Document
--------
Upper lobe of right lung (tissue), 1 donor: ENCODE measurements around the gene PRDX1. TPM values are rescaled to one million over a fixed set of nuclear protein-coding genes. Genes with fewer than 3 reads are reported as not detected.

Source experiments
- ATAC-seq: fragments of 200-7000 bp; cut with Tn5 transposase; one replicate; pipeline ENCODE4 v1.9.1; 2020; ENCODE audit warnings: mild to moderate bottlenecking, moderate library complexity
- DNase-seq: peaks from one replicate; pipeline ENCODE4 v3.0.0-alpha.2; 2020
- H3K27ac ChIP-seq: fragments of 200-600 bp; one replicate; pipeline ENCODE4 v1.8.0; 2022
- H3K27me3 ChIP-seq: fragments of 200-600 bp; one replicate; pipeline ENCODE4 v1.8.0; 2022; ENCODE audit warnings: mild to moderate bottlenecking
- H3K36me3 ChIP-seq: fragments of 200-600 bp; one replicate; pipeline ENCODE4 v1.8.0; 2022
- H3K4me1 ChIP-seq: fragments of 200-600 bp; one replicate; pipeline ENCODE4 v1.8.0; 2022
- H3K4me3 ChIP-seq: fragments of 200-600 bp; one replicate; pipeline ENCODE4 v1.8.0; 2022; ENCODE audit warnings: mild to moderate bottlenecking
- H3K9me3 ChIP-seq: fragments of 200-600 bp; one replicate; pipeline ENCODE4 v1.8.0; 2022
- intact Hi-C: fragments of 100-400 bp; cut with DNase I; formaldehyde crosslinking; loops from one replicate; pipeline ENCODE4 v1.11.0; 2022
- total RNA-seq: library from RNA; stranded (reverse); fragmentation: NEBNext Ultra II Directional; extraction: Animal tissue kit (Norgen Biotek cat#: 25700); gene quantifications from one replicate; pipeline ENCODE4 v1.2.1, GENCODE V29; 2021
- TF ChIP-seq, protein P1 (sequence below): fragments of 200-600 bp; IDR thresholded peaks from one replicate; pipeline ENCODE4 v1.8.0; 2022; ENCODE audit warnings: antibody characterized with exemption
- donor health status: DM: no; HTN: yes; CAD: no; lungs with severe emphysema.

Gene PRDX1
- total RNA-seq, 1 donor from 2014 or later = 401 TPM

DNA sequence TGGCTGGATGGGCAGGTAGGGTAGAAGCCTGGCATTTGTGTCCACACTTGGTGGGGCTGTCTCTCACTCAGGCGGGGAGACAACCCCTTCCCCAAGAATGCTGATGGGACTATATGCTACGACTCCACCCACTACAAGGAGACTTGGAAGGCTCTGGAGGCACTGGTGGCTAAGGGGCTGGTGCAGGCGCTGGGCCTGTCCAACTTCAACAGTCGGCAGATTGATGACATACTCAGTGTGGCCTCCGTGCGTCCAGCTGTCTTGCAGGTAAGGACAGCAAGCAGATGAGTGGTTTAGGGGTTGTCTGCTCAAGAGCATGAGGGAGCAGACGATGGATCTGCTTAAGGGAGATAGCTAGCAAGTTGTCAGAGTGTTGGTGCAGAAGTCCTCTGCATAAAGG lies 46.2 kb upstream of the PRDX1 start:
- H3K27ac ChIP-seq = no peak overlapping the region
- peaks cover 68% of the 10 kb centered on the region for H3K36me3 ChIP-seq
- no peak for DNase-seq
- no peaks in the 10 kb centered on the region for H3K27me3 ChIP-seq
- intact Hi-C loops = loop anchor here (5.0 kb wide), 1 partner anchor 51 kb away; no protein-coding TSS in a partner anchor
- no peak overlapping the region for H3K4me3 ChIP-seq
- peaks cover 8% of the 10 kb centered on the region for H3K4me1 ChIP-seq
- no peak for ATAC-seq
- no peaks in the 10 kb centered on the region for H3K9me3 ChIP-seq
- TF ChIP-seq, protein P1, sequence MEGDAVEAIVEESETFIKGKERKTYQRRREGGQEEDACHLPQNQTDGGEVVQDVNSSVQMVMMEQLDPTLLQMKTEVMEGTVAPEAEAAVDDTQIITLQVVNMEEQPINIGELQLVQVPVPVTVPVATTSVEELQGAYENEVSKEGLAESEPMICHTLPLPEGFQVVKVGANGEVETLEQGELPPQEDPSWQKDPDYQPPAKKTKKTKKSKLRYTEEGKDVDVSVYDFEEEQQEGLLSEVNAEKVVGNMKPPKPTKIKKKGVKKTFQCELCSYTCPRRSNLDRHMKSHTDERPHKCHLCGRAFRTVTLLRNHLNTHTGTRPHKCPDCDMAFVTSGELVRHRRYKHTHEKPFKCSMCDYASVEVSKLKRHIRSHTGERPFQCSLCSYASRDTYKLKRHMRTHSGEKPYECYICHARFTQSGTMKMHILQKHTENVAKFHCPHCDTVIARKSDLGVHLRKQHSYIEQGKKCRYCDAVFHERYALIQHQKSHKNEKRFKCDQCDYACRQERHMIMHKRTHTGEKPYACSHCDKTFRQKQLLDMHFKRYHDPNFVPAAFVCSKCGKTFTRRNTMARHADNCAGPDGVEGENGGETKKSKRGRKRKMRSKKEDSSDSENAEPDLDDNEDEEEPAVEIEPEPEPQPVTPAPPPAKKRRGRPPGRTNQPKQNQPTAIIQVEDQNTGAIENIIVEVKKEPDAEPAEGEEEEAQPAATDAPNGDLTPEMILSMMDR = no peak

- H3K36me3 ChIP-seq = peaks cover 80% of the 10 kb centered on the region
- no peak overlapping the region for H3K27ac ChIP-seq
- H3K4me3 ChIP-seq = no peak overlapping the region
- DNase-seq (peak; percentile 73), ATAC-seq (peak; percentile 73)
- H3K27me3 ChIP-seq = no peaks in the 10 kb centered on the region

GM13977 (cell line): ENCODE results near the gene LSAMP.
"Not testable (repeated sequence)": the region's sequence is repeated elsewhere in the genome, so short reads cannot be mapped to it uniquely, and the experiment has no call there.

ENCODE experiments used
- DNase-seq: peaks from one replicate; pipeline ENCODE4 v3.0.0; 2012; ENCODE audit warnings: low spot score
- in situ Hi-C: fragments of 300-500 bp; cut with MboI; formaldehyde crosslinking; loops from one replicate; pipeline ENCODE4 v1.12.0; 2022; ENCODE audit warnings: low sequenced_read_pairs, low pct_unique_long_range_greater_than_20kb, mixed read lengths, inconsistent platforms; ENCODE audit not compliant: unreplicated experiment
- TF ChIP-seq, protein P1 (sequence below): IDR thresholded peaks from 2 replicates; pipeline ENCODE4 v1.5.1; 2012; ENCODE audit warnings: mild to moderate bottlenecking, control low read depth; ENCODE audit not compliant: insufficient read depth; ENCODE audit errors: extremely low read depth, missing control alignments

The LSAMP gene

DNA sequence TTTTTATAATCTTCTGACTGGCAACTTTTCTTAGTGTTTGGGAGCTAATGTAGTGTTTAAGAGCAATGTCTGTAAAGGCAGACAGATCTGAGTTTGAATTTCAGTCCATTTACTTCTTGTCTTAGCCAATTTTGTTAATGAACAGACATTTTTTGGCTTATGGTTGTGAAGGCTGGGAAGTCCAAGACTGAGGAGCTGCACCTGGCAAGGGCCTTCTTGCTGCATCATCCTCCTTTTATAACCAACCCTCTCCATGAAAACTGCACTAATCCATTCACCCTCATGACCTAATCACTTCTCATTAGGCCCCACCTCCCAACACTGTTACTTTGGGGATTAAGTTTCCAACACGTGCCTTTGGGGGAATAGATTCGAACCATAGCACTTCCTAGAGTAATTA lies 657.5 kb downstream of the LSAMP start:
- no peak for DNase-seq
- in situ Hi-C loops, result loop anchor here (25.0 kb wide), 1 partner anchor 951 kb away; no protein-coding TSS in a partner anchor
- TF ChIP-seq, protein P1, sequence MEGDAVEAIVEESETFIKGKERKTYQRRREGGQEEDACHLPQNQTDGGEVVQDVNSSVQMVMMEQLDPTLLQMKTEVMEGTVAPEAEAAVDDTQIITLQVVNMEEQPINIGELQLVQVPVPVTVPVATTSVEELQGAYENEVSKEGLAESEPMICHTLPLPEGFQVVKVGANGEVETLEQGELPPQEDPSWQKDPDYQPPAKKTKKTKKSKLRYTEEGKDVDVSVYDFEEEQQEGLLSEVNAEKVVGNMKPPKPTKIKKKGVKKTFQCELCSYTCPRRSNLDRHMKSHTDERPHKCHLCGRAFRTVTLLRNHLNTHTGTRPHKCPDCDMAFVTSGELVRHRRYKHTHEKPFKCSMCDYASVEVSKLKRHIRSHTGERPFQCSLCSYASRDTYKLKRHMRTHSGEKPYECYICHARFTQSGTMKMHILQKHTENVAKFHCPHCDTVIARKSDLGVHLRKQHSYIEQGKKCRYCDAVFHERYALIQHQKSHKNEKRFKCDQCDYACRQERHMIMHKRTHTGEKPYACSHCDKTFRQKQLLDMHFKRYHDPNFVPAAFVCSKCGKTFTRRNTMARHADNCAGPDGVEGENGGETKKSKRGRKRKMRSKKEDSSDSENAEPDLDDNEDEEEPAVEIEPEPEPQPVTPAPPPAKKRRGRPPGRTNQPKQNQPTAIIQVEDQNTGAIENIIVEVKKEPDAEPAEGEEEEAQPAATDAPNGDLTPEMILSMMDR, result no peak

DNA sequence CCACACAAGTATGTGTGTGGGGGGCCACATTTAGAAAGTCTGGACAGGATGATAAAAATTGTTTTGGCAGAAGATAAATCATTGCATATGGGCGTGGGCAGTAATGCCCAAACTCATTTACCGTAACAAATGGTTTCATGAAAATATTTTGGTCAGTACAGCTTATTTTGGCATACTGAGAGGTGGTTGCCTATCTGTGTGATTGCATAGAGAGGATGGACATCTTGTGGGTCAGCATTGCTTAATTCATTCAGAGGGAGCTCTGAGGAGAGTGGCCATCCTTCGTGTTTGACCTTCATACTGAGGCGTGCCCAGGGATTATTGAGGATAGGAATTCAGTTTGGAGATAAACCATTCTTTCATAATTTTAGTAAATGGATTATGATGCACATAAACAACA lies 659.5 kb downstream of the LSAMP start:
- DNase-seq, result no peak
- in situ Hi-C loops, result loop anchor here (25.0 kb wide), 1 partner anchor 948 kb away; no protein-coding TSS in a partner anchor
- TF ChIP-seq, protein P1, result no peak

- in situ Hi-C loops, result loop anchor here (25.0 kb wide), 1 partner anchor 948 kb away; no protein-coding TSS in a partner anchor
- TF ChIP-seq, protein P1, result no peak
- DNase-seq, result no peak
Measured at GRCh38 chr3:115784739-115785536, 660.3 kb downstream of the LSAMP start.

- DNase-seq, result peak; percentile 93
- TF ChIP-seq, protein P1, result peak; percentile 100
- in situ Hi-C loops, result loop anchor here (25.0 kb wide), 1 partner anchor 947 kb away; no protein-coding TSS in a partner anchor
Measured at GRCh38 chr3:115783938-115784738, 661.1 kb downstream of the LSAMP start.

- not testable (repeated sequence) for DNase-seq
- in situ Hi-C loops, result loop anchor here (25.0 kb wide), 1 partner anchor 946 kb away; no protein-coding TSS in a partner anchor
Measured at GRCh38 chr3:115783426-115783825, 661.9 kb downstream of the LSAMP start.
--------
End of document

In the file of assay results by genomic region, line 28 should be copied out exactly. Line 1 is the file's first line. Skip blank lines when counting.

- H3K36me3 ChIP-seq = peaks cover 80% of the 10 kb centered on the region